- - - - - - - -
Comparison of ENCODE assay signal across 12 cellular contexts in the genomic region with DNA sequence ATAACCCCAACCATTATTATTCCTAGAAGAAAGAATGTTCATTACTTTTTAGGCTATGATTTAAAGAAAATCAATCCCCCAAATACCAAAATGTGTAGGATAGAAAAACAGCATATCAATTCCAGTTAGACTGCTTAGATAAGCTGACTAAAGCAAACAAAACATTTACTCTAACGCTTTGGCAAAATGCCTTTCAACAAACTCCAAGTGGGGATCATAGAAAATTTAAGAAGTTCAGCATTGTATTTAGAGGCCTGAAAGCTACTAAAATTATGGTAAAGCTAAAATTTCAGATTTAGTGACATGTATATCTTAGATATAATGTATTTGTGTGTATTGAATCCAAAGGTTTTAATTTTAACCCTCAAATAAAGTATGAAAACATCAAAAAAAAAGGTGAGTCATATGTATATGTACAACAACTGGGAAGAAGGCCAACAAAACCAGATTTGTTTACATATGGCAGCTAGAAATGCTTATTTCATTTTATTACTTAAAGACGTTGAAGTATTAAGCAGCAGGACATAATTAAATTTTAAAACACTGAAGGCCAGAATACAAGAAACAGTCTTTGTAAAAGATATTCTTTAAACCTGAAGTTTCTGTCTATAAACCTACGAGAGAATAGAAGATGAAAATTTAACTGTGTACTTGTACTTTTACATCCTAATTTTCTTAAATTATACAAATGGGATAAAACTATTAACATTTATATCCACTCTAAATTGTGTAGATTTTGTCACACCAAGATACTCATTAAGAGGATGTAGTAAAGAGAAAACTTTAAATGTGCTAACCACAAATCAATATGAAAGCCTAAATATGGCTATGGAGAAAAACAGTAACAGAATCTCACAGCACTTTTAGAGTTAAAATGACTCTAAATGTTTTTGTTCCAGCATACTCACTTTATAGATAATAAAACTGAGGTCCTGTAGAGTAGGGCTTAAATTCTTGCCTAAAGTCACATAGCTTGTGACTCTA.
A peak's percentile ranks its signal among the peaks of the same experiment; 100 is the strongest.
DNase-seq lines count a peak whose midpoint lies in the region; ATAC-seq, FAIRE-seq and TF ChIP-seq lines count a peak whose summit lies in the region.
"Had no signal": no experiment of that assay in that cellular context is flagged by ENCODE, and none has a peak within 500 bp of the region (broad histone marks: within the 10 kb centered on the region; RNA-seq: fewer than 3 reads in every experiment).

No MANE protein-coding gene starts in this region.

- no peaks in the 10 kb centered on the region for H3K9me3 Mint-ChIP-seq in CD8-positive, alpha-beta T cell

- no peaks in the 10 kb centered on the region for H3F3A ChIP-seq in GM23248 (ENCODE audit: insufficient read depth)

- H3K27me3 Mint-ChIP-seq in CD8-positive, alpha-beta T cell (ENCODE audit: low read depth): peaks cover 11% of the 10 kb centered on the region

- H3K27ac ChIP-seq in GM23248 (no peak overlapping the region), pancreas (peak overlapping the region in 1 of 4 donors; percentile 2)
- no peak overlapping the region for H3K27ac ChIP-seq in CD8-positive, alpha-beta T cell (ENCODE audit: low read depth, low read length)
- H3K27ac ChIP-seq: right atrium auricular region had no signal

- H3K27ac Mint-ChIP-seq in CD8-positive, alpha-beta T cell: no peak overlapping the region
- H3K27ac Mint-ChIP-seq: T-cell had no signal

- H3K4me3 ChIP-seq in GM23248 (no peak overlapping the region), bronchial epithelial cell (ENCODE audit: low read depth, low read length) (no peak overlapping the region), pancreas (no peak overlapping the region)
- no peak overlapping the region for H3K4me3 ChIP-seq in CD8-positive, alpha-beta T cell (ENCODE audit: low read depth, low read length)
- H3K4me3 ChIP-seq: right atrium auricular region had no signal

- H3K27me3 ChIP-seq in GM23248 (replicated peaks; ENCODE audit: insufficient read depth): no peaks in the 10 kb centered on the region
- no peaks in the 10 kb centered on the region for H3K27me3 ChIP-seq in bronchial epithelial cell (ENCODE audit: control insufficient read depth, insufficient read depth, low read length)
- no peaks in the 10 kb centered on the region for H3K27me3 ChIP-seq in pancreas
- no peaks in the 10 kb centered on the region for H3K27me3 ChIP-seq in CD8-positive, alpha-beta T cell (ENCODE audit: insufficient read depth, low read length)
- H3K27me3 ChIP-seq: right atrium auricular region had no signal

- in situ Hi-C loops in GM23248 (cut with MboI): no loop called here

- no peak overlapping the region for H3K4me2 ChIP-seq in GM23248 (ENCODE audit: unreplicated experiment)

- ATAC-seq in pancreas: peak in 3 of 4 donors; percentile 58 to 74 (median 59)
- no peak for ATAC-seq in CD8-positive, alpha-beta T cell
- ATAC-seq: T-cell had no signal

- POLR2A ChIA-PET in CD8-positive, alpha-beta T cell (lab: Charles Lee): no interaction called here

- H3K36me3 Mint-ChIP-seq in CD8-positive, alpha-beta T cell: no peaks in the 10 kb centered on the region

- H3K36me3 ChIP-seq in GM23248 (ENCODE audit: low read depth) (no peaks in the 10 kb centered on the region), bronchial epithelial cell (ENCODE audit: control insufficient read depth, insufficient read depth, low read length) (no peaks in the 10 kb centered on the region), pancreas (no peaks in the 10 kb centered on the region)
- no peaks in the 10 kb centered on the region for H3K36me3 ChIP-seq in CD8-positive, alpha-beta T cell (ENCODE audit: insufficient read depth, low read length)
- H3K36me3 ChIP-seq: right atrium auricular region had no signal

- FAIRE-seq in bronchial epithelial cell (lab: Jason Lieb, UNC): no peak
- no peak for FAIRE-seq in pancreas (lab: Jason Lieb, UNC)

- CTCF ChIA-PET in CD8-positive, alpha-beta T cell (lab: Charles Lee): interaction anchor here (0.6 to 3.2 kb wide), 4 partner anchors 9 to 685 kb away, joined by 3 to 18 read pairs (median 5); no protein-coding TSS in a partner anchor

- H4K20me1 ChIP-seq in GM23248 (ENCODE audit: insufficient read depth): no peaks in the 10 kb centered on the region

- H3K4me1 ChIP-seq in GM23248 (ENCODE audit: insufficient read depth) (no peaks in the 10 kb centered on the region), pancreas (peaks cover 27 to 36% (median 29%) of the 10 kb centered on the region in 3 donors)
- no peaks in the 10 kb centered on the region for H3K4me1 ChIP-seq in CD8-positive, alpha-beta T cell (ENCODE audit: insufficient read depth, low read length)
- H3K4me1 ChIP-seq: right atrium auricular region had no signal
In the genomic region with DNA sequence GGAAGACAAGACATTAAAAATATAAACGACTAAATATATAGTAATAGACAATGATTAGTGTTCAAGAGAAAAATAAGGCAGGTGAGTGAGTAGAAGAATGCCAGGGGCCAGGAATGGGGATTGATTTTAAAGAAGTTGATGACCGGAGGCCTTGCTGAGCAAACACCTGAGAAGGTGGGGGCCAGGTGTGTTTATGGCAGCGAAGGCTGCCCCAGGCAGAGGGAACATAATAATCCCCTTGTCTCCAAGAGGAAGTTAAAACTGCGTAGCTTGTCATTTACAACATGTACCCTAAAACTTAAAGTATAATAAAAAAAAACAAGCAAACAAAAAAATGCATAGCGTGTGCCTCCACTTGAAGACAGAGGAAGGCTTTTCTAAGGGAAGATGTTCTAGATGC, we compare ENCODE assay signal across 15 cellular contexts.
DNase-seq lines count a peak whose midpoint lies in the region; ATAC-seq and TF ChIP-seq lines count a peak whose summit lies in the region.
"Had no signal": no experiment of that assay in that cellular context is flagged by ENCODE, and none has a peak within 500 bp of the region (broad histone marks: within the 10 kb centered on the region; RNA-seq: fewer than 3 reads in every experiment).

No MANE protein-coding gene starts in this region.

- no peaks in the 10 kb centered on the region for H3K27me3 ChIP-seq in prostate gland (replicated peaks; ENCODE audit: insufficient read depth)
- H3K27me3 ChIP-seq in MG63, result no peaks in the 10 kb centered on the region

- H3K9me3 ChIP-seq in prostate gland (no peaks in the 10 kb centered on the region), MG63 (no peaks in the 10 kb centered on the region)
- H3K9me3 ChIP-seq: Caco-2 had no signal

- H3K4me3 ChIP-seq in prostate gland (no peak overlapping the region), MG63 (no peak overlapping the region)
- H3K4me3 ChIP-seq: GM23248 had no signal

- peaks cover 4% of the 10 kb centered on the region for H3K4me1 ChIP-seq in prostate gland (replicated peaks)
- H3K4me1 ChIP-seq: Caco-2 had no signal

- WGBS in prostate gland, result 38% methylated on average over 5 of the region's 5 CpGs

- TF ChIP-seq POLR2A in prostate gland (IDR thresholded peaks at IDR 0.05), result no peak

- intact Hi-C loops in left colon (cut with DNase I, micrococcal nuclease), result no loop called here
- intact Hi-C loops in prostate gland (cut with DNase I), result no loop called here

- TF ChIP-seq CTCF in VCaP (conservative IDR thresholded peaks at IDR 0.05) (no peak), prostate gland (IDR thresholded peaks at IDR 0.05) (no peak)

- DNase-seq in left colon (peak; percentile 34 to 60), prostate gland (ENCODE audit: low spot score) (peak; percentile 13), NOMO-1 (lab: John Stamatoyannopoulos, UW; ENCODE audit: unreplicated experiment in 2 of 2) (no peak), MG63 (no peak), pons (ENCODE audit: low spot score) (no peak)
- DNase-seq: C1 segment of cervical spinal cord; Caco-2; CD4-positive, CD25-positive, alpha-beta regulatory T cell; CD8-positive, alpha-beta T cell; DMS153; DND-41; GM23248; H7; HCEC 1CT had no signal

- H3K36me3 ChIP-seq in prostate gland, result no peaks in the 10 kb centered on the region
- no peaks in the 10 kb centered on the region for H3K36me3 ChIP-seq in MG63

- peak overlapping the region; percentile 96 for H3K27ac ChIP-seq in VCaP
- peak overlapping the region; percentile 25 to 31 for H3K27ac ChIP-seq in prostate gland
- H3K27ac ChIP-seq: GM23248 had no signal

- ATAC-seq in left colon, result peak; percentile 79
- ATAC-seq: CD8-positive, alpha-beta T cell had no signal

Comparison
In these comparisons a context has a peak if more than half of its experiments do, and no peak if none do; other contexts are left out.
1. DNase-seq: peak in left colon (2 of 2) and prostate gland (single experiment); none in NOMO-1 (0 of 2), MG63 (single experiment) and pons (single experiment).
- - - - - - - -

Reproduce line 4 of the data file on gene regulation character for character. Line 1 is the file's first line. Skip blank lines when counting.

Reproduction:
"Had no signal": no experiment of that assay in that cellular context is flagged by ENCODE, and none has a peak within 500 bp of the region (broad histone marks: within the 10 kb centered on the region; RNA-seq: fewer than 3 reads in every experiment).